Owl Wood Farm is one of the farms offering CSA subscriptions. They have traditional ‘Box Shares’ that run for 20 weeks, starting in June, for $450. Each share has a salad green, a cooking green, a root crop, an herb, a type of onion, and seasonal items, like strawberries, beans, or summer squash. The ‘box share’ is an excellent option for weekly shoppers who like variety and enjoy creative cooking. A second option is the ‘Market Share’: customers get “Owl Bills” to use at the farm’s stand whenever and for whatever they want. Any prepaid dollar amount over $200 receives a 10% credit added to it. Customers may purchase shares on Owl Wood’s website or learn more at the market when they return in late April.

Gomez Veggie Ville is also offering vegetable CSA shares to customers this season. Shares last for 24 weeks and consist of a variety of fruits and vegetables. Full shares include 8-10 items per week, depending on the season. Half shares have 4-5 items per week. Customers can opt for pre-packed boxes at $600 (full share) or $300 (half share) or choose the pick-your-own option for $650 or $325, respectively. Gomez Veggie Ville is already taking sign-ups at the Saturday farmers’ market. Contact them by phone for more information.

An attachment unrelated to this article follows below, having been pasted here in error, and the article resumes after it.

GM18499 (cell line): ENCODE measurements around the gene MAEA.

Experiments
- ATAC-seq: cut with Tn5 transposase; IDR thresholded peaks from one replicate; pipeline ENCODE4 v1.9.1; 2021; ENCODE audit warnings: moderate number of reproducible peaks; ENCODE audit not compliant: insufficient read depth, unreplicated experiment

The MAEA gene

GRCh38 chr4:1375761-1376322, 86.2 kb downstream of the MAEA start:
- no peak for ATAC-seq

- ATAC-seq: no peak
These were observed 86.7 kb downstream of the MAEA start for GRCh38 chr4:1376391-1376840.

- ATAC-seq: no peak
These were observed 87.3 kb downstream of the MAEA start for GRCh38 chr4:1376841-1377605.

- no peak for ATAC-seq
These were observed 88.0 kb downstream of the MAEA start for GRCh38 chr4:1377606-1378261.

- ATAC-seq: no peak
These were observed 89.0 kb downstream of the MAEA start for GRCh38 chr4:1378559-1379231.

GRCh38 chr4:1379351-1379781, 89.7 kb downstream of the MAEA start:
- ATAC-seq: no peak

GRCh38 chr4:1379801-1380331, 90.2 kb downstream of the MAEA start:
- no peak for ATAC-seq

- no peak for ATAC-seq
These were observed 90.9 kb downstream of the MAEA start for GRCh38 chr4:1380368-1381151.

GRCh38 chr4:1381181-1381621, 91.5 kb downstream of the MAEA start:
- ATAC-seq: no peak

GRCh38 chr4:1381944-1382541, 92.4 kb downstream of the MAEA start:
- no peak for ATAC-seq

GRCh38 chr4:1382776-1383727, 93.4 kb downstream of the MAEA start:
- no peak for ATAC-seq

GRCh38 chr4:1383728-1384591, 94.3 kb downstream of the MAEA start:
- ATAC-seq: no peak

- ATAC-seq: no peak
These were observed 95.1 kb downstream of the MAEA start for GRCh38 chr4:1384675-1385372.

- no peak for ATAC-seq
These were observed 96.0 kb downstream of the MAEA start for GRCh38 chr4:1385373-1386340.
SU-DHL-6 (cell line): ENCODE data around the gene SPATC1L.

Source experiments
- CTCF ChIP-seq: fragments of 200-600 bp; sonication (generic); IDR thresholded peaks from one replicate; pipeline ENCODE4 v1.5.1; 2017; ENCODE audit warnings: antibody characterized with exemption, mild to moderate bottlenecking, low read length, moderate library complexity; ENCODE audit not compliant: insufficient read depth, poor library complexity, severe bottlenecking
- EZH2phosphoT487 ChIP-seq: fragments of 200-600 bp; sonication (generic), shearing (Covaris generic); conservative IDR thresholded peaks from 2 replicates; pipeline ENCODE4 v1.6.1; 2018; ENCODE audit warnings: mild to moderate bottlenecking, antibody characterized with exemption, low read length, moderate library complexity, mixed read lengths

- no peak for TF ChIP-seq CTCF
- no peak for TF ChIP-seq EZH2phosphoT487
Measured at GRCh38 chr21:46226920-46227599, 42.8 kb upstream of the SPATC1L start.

Other farms offer more specialized CSA options, like 518 Farms’ mushroom shares. Customers are sent a rotating list of available mushrooms two days before market day and can choose their mix to pick up on Saturdays. There is a small (½ lb per week for $140) or large (1 lb per week for $260) option; both run for 13 weeks. For more information, visit 518 Farms’ website or inquire at the winter market.

The Saratoga Farmers’ Market is open Saturdays from 9:30 a.m. to 1:30 p.m. Find us online at saratogafarmersmarket.org and follow us on Facebook and Instagram. For online pre-ordering and curbside pickup, visit localline.ca/saratoga-farmers-market.

FM SwissChardAndKaleGratin

Published in Food
Friday, 26 February 2021 15:00

Snow Fort Army Chow

Hello my Foodie Friends!